Review Summary: In a world so cruel, Charles Bradley still has soul.8 of 8 thought this review was well written
Charles Bradley is a man. Born in 1948, he soon moved to Brooklyn, New York and it was there he spent most of his childhood living on the streets. In 1962 Bradley witnessed an event that would forever shape his life: he saw James Brown live at The Apollo. It was from this point on he knew exactly what he was destined to do. With this inspiration he would leave the streets of Brooklyn and make a name for himself. Over the next several decades, he found himself traveling across the country; from Maine to Alaska and eventually to California. He worked as a chef during his days, picking up gigs when he could. It wasn’t until he was about to make a down payment on his first house that he was laid-off from his job of 17 years. At this point he was forced to reflect on where his priorities were. Ultimately he decided to move back east to be with his family in Brooklyn.
Home again in Brooklyn, he began to make appearances in local clubs. He performed his James Brown routines under the alter ego “Black Velvet”. Finally, at the age of 51, he was doing what he truly wanted to do. Yet, as soon as things were finally going his way, tragedy struck. Bradley was greeted with the devastating news that his brother had been shot and killed. Life became bleak once again. He turned to his only outlet, the microphone. While singing his heart out at the Tarheel Lounge in Bedstuy, Gabriel Roth of Daptone Records was listening. Roth recognized his god-given talent and invited him to the record family. Once he was a part of the family, he was introduced to guitarist and songwriter Thomas Brenneck. They struck a chord and became friends. Bradley confided his life story in Brenneck; it was from there that they crafted an album with the hopes that it captured the essence of Charles Bradley.
To look at “No Time For Dreaming” and call it an album is simply an understatement. In reality, it is a testament for the life and times of Mr. Charles Bradley. Some credit should be given to Thomas Brenneck because without his devotion to the sounds of soul, this album could have been so much less. Every melodic chord, every offbeat funky riff, every horn, every piano note are meticulously crafted. You couldn’t ask for a soundtrack more suiting to back the story of Charles Bradley. Every single sound fits the mood. From the slow twirling horns and mellow guitar in “Lovin You, Baby” to the gospel backup vocals and busy bass lines in “No Time For Dreaming”, the aura is pure, unedited soul-funk. Ultimately it isn’t the instrumentals that make this album great though, it’s the voice of Charles Bradley.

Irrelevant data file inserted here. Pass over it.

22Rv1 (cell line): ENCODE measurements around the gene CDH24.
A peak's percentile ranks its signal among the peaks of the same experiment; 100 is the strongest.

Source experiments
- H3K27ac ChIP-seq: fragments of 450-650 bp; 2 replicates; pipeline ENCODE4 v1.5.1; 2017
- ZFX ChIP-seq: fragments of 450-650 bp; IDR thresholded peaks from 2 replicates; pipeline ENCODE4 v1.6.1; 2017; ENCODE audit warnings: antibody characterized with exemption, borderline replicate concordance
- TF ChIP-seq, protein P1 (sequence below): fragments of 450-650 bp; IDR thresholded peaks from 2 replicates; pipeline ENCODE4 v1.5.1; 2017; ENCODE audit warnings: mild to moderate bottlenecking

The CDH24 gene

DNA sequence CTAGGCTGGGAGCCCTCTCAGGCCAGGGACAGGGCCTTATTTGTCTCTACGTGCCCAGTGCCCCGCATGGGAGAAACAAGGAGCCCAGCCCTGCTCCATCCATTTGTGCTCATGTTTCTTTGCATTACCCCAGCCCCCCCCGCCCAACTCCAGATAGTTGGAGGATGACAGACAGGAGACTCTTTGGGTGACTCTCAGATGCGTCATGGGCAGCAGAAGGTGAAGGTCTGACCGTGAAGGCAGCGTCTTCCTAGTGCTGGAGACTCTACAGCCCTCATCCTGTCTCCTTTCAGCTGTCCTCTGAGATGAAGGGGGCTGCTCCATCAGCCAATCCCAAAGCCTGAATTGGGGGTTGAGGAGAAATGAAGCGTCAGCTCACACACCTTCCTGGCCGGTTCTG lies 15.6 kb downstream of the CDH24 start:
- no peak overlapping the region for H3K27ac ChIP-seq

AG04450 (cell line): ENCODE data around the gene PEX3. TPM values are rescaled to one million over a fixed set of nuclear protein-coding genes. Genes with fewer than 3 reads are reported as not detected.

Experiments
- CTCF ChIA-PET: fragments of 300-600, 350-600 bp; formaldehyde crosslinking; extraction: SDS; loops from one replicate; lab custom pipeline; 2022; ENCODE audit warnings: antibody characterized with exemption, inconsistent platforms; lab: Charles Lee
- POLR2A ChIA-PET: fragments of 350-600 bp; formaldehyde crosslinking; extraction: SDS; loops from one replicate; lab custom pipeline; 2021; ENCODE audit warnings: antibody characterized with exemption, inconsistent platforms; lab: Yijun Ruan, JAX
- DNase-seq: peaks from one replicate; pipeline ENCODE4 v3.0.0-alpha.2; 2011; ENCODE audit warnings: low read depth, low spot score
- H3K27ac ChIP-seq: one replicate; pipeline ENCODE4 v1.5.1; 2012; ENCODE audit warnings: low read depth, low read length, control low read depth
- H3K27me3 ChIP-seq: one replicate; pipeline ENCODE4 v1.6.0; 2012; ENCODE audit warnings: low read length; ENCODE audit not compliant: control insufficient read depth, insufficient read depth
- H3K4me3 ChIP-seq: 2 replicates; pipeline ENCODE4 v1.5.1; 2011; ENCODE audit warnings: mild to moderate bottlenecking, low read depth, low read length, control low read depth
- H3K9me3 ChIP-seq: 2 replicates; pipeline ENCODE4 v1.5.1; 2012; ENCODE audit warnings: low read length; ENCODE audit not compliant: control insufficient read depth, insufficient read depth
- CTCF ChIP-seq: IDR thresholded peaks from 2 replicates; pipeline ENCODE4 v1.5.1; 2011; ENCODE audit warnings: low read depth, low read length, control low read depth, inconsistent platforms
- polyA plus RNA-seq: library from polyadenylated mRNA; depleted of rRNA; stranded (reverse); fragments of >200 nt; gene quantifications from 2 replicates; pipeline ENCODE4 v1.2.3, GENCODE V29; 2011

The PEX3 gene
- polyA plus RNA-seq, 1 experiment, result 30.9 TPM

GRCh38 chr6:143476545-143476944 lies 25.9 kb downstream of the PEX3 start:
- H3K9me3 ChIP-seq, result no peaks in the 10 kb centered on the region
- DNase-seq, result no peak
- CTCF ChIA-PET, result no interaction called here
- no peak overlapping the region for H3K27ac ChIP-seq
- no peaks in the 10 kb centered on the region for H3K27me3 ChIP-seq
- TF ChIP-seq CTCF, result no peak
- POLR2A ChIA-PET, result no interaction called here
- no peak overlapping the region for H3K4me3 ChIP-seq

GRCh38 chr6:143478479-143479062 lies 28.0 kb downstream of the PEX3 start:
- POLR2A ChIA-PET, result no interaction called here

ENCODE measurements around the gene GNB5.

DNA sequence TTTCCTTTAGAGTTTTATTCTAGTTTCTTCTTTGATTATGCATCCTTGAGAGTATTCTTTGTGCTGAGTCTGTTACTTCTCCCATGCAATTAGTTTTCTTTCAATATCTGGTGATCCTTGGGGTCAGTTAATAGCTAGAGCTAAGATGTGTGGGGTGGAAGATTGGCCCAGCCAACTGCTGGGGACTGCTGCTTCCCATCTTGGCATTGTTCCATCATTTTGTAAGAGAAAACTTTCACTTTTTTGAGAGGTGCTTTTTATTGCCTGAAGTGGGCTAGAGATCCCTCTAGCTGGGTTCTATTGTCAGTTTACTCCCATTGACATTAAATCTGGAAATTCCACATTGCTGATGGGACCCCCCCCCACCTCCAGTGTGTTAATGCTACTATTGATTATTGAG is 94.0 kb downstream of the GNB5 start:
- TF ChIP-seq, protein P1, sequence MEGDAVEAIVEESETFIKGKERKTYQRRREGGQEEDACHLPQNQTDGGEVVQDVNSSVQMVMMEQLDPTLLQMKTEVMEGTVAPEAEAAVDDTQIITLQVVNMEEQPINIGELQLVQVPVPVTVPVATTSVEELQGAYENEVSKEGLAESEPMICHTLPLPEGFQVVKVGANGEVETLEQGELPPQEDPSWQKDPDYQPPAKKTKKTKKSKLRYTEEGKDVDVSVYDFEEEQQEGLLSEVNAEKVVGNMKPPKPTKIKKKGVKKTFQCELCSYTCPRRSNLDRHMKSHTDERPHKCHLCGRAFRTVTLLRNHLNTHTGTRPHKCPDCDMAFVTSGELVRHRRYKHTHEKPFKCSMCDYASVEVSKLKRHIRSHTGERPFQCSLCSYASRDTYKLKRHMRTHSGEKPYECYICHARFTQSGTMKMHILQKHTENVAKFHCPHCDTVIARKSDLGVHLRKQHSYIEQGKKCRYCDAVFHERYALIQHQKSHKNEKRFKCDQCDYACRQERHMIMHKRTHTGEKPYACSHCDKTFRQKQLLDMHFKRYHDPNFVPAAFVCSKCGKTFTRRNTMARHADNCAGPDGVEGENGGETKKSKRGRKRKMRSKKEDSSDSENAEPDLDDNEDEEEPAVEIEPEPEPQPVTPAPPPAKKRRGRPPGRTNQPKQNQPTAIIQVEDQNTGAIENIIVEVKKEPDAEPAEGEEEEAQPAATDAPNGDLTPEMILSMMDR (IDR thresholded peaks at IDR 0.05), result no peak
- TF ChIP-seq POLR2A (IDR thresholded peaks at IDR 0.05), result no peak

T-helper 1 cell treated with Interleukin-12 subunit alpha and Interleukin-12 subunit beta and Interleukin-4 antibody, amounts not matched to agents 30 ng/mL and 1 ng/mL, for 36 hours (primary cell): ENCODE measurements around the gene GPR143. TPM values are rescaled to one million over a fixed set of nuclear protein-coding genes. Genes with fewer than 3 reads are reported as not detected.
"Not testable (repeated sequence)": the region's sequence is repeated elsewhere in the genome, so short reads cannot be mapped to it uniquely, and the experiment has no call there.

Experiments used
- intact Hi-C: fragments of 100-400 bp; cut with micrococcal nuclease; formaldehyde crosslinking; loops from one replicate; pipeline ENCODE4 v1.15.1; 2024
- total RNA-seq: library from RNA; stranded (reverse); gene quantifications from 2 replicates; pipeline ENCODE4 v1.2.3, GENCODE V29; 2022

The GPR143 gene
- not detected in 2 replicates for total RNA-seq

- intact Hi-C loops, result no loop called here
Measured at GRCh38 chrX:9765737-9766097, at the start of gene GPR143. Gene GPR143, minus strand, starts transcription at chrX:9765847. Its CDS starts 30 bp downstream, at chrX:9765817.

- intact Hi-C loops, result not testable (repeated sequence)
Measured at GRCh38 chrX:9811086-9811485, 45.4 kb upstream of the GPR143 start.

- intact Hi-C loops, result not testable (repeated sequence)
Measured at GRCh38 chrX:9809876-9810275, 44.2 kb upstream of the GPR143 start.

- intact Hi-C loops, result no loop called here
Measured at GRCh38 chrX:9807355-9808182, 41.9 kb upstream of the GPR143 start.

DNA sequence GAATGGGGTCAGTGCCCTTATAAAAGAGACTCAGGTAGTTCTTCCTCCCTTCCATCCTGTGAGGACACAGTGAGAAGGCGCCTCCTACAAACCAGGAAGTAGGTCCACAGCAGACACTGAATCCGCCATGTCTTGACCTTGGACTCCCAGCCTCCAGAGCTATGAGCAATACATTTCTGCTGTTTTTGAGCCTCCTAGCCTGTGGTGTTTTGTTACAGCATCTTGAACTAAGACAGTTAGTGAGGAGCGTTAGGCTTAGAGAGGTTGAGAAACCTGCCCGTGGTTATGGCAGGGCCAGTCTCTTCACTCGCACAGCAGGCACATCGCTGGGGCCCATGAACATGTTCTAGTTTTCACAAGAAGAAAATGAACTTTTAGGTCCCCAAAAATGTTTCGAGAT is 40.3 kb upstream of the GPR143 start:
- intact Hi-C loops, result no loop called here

Bradley's voice, it’s bluesy and gritty yet soulful and funky. And he’s got that scream, oh that scream; a yell which is much like that of James Brown. He is a man that has been through some hard times. He spent his whole life trying to make it and he spills it all out in the track “Why is it So Hard?”. As he sings the chorus “Why is it so hard to make it in America?” his voice wails, as if he is on the verge of breaking down. He reveals his softer side on the track “Lovin You, Baby” when he tenderly proclaims “When your kissing me baby, oooh, it feels so real”. Every soothing note he sings just warms each beat of your heart. All his trials and tribulations erupt together on the last track “Heartaches and Pain”. Life is hard, and we feel it in his voice, yet the track feels oddly optimistic about it all.
Soul is a music that is rooted deep within. Sure, there is the superficial explanation of what soul is; it simply being the combination of gospel with rhythm and blues. But to leave it at that does the genre no justice, it is so much more. Really soul is a way to express all those feelings bottled within. A musical representation of everything that made you who you are; all the experiences, good and bad, that define you. You project all the happiness, pain and regret of your life into your voice. The microphone becomes your only friend as you spill everything you have into it. As a listener, these sound waves carrying the voice, the soul of the singer, reverberate within us. Good soul music is truly a profound experience, something that can shape the way we feel; music that can make us feel the way the singer does.
“No Time For Dreaming” is Charles Bradley; every part of him is fused in the album. A man, all the experiences that molded who he is today, put into song. His voice represents his life and the instruments are the environment that surrounds him. You hear all the pain and joy; you feel everything that he does. His voice pierces right through you, evoking emotions at your very core. “No Time For Dreaming” is manifestation of Charles Bradley’s heart and soul, a sight which couldn’t be more beautiful.